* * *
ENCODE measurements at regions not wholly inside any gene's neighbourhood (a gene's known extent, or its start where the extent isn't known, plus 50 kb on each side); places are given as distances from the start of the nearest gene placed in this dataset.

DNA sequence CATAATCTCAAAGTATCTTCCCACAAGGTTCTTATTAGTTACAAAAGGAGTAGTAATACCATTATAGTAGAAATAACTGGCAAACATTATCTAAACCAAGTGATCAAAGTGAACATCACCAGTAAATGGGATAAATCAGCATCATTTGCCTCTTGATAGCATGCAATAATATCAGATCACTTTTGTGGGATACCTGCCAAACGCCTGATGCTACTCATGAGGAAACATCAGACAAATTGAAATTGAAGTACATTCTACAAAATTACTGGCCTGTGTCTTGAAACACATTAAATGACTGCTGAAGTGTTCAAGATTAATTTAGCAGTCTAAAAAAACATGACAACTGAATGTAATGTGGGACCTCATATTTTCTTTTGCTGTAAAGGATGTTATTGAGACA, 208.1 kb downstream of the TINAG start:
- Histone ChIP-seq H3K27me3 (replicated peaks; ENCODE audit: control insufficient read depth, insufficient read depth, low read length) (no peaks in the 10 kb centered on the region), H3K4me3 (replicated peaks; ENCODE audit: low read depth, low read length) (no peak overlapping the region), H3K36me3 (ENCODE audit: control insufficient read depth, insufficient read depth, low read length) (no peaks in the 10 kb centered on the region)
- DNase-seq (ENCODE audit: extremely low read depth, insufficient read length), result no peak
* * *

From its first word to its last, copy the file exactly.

ENCODE measurements at regions not wholly inside any gene's neighbourhood (a gene's known extent, or its start where the extent isn't known, plus 50 kb on each side); places are given as distances from the start of the nearest gene placed in this dataset.

DNA sequence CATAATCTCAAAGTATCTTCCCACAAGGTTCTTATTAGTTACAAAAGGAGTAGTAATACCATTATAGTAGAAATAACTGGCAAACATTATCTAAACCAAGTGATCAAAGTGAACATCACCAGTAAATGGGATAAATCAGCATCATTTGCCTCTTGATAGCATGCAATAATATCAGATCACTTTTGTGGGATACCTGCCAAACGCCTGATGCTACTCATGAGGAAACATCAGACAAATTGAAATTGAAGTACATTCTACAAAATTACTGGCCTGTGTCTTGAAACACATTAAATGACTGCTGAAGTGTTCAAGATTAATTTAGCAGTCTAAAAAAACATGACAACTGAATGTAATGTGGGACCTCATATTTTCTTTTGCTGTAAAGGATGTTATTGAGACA, 208.1 kb downstream of the TINAG start:
- Histone ChIP-seq H3K27me3 (replicated peaks; ENCODE audit: control insufficient read depth, insufficient read depth, low read length) (no peaks in the 10 kb centered on the region), H3K4me3 (replicated peaks; ENCODE audit: low read depth, low read length) (no peak overlapping the region), H3K36me3 (ENCODE audit: control insufficient read depth, insufficient read depth, low read length) (no peaks in the 10 kb centered on the region)
- DNase-seq (ENCODE audit: extremely low read depth, insufficient read length), result no peak